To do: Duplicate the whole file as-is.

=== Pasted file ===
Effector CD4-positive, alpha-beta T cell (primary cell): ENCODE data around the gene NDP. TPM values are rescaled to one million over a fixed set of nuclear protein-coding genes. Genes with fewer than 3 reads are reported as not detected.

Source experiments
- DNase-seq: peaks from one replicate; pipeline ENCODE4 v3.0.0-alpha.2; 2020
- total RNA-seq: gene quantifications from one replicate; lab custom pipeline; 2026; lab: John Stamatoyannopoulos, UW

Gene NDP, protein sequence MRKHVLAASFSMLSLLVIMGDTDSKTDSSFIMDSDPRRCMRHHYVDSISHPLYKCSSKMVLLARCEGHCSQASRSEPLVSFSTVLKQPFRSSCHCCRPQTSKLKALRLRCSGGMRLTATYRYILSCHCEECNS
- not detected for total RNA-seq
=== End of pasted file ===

Effector CD4-positive, alpha-beta T cell (primary cell): ENCODE data around the gene NDP. TPM values are rescaled to one million over a fixed set of nuclear protein-coding genes. Genes with fewer than 3 reads are reported as not detected.

Source experiments
- DNase-seq: peaks from one replicate; pipeline ENCODE4 v3.0.0-alpha.2; 2020
- total RNA-seq: gene quantifications from one replicate; lab custom pipeline; 2026; lab: John Stamatoyannopoulos, UW

Gene NDP, protein sequence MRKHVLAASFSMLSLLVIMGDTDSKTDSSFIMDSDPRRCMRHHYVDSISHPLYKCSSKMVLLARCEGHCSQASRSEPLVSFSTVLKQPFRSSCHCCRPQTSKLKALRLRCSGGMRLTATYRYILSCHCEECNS
- not detected for total RNA-seq